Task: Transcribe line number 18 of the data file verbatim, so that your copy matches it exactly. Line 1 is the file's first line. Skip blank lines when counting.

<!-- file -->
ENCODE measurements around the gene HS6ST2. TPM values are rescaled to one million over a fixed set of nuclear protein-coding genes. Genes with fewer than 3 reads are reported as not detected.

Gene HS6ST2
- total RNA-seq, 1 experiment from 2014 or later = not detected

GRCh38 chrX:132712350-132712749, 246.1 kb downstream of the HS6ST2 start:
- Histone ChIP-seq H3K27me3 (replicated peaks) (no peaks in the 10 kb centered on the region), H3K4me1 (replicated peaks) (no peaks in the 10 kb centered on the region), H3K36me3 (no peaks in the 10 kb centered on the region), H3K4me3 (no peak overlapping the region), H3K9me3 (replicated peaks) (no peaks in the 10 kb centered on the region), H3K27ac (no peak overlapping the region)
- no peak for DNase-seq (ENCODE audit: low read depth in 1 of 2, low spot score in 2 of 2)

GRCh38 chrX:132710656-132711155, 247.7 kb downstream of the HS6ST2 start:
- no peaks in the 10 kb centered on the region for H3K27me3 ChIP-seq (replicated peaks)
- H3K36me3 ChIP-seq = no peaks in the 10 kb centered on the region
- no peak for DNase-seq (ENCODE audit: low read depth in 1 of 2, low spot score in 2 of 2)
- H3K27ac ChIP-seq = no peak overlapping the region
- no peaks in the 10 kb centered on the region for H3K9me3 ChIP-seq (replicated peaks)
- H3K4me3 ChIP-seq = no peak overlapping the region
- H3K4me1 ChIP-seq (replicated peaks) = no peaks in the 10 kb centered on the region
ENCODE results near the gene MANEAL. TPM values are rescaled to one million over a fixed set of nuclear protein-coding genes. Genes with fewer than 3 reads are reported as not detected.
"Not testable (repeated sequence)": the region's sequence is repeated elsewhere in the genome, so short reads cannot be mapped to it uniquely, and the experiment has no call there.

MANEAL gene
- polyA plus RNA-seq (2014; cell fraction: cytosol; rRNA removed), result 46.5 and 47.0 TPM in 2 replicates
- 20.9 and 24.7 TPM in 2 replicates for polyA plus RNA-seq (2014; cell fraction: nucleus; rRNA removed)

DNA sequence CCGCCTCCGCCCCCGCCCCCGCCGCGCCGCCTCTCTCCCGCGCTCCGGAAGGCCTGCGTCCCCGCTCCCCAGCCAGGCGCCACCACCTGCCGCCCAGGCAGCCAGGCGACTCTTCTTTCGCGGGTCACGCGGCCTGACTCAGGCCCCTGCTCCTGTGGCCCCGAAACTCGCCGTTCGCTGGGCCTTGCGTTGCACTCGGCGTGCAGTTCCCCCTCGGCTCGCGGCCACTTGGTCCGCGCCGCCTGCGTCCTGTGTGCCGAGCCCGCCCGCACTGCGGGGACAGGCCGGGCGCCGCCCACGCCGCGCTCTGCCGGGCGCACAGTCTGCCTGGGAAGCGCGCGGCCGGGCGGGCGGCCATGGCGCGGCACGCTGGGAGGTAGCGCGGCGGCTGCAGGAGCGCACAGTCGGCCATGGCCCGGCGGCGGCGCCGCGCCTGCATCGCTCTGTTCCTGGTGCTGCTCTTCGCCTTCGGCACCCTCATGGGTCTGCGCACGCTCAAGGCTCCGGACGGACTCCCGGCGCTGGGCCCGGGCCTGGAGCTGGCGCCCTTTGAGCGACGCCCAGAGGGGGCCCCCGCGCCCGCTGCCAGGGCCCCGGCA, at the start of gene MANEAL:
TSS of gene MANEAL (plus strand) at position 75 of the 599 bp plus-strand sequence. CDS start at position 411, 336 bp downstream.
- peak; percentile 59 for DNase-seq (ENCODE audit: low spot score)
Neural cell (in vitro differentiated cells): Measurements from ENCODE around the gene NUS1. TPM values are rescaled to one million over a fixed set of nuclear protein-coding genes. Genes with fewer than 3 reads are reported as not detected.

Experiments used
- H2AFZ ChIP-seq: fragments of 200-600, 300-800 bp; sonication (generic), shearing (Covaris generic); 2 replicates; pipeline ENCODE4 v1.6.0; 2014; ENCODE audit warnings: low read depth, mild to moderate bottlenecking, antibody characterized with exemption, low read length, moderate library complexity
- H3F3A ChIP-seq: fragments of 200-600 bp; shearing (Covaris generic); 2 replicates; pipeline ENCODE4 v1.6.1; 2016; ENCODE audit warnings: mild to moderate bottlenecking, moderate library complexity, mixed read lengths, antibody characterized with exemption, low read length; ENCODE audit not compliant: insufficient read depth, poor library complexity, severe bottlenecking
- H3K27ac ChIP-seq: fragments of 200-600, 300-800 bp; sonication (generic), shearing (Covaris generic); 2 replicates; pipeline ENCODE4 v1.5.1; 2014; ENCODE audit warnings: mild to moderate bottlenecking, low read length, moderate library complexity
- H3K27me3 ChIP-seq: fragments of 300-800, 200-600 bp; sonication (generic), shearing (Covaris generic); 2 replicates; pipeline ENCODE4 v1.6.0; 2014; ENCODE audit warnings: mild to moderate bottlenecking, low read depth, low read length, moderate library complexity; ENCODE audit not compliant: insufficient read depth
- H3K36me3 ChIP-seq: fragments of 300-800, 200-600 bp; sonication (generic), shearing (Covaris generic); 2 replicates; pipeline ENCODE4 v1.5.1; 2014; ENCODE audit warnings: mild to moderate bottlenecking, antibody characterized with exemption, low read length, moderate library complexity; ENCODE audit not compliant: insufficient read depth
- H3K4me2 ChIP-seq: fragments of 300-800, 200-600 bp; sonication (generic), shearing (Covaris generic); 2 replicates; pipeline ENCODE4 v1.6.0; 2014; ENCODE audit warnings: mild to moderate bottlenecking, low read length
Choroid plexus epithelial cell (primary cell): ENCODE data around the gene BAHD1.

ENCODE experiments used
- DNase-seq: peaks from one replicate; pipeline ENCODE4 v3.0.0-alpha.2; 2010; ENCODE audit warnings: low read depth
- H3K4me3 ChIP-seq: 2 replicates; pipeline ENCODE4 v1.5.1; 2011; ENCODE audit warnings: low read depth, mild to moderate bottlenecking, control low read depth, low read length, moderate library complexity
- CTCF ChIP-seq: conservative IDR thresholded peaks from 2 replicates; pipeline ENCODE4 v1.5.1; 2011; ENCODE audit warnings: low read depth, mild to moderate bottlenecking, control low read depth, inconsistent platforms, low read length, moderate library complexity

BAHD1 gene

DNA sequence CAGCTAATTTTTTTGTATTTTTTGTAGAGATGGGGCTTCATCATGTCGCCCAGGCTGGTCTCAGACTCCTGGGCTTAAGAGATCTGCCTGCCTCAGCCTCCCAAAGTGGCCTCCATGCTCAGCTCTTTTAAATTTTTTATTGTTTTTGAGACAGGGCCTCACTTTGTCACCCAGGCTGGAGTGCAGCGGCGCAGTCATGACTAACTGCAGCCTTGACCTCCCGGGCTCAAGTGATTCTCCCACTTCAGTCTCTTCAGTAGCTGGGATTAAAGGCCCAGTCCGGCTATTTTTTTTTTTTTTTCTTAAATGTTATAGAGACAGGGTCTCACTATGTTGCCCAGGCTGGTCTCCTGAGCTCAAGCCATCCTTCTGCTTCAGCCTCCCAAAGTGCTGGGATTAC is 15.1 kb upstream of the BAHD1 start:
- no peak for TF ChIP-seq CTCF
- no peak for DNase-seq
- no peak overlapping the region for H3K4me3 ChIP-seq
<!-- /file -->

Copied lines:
- polyA plus RNA-seq (2014; cell fraction: cytosol; rRNA removed), result 46.5 and 47.0 TPM in 2 replicates